The wartime memories of Barbara Shram.
Where and when were you born?
I was born in Little Heath, Hertfordshire in 1927.
Do you have any brothers or sisters?
I’ve got 2 sisters and no brothers, my eldest sister she is 97 now…
So you were the youngest of 3 sisters.
I was yes, I was 12 when war broke out.
Did you have a happy childhood?
I had a very happy childhood, I had a Dad who was a wonderful man and gave us everything that he could, he worked hard and he was a greengrocer actually before the war and he had to give up his van, vegetable van for an ambulance. We lost our van which used to go back and forward to Southend or Clacton, so we missed that now.
So they needed it for an ambulance in the war then?
Well they wanted everything for ambulances, carts or, even farmland and stuff you know.
And what did your Dad do during the war?
He was getting on, he just helped everybody he was a billeting officer, bringing children down from London and finding homes for them, round the country and Hertfordshire. Their mums and dads had to stay behind and the people who lived in Hertfordshire looked after their children. He did all right, he enjoyed it as well. He didnt get paid for it I don’t think.
Did you have any evacuees?
We did we had a 2 bedroom house, Mum and Dad had one bedroom and us 3 girls and 3 more girls slept on the floor in the room, they wanted all the room they could to house these children from London. Chelsea it was, Chelsea and Fulham and I remember that very well. I was in the Roman Catholic Church when the siren went off to say the war had started so they had to stop the service. We had to walk home from Potters Bar.
What happened to you on one of your birthday parties?
We had a party, no boys mind you because there wasn’t any because they all went to war, they couldn’t wait to go. So we decided to have a party, Mum and Dad didnt know about it but we got all the girls together and my sister she was the manageress in a grocer shop and she bought as much money as she could… not money… food and we had this party but all girls no boys and about 9 o’clock the siren went off but we never took any notice of it but that night….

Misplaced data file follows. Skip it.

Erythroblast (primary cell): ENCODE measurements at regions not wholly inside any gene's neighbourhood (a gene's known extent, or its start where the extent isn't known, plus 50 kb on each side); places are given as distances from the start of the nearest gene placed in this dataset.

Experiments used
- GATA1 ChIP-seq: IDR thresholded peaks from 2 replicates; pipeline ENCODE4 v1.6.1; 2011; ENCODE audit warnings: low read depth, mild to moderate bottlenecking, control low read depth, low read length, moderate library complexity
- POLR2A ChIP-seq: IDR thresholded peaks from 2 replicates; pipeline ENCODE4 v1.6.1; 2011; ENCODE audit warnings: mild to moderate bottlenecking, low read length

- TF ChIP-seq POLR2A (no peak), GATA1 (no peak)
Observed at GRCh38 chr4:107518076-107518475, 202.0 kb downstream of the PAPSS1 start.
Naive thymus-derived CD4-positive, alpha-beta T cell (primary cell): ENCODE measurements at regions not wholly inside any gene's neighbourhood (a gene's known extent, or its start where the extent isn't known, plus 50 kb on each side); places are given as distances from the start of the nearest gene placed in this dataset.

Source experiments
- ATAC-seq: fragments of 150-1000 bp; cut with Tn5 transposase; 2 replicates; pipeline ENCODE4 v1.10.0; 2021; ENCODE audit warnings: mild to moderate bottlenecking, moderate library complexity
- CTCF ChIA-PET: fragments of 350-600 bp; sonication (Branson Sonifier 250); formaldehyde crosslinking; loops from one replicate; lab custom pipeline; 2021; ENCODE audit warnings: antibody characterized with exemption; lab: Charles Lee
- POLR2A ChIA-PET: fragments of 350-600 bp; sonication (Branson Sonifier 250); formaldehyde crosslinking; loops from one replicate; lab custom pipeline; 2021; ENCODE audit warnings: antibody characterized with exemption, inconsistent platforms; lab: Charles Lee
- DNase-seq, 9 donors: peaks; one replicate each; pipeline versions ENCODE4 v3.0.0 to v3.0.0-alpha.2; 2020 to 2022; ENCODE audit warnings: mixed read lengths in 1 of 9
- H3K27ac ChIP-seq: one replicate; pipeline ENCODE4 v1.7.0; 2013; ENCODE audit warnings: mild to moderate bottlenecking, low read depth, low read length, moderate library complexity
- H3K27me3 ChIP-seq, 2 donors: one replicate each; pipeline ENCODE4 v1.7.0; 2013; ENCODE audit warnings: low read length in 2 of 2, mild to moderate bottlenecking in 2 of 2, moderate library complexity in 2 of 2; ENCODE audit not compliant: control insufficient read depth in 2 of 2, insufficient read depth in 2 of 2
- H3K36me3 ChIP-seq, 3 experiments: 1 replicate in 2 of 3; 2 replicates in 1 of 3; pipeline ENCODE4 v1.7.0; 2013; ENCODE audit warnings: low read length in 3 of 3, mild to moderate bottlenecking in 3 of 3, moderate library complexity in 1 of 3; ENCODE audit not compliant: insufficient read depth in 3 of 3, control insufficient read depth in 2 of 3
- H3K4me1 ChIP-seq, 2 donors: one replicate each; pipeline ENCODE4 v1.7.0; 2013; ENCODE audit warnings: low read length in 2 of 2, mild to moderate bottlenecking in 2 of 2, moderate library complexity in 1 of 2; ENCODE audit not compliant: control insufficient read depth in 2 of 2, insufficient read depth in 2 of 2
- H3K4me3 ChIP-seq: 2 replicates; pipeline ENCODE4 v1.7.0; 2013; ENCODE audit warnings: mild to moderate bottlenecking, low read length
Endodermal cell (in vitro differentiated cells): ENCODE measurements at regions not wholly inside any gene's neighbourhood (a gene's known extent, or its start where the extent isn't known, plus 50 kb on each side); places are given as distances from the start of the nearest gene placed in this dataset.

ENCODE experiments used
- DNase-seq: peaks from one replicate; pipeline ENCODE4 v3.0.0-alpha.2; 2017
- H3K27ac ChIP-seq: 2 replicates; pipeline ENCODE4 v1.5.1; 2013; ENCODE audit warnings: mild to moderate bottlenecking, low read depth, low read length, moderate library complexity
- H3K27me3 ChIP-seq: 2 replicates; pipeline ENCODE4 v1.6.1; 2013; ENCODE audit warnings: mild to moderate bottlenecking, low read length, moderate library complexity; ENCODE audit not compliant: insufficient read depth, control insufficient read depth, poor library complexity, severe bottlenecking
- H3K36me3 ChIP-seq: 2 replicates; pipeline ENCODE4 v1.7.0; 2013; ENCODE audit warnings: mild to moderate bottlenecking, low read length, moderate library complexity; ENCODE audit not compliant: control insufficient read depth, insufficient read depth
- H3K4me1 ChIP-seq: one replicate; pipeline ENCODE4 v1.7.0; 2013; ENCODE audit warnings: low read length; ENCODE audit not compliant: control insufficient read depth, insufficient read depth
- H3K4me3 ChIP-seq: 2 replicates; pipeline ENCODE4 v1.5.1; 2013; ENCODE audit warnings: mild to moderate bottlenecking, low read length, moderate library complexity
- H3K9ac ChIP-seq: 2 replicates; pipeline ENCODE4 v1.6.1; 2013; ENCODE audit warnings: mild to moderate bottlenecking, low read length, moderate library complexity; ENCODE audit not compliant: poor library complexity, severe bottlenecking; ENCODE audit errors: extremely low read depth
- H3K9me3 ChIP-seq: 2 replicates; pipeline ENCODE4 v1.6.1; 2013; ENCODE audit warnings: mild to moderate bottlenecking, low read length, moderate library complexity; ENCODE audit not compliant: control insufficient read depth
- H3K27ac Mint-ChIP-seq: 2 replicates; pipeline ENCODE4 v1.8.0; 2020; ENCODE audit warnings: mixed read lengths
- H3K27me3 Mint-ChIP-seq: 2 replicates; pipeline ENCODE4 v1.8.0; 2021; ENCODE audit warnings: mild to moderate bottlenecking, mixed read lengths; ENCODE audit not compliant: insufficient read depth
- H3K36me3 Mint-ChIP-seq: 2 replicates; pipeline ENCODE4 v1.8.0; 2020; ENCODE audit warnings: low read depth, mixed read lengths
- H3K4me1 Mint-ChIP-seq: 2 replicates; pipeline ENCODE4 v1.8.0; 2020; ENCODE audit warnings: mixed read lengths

Was it a Doodlebug?
Yes, it knocked the outside of our house down so that was it, and we stayed at another house until we were found somewhere… quite funny really. I was left there with Margaret and they just went…
How did you get the food for the party?
My sister Margaret worked for a grocer.
Did you have coupons?
Oh yes we had coupons but we didn’t do it with coupons because Margaret pinched them. So anyway they went back home and left us there, well what do we do now. Half a house down, and the ambulances by that time were coming up with Cybil on the back.
Did you grow any food?
Oh yeah my Dad had a right big garden, everything we could, everything and my Mother she worked so hard in that, what she could do with flour and that she knew what to do. We didn’t starve we all worked at it. But as for food each person had 2 ounces of butter, 4 ounces of margarine and lard I think. That’s all you could have, and you got them together. You used to eat the same thing every day
Did you know anybody who joined the services?
Everybody, everybody did, at the age of 17 Austin he was 17 he couldn’t wait to go. Everyone, all around even if they were going to University , they had jobs they had to give up… just to go and all the girls took over. I came to work for a firm that delivers vegetables.
Did you lose anyone close to you?
Yes, my cousin, I think he was the same age as me by about a month or so, Rob his name was. Can’t remember his surname. But he was lovely he lived in Edmonton and he went into the Navy, he volunteered, he wanted to go in the Navy and he was only in there for a few years and he fell of the ship and got killed. My other cousin Alan he had a very good job and he wanted to be an architect but they took him to war and we didnt see him for 5 years something like that. 4 or 5 years. We didnt starve or anything like that. We had some good times with our… Americans and Canadians living in around us and they used to organise… (Americans) organised dancing and so that was good, they really helped out, marvellously, that is where I met Auston and we got married in March…
Tell me about the dances?
Over Potters Bar Police Station, it was the British Legion we used to borrow people’s clothes and yeah we used to jive waltzes and we had fun, all the guys going for the girls you know, you had to queue up I think and they brought their own band and then the Canadians came and they had a hall where they went, Mount Grace. Every Friday and every Saturday, all the girls were there.
End of interview.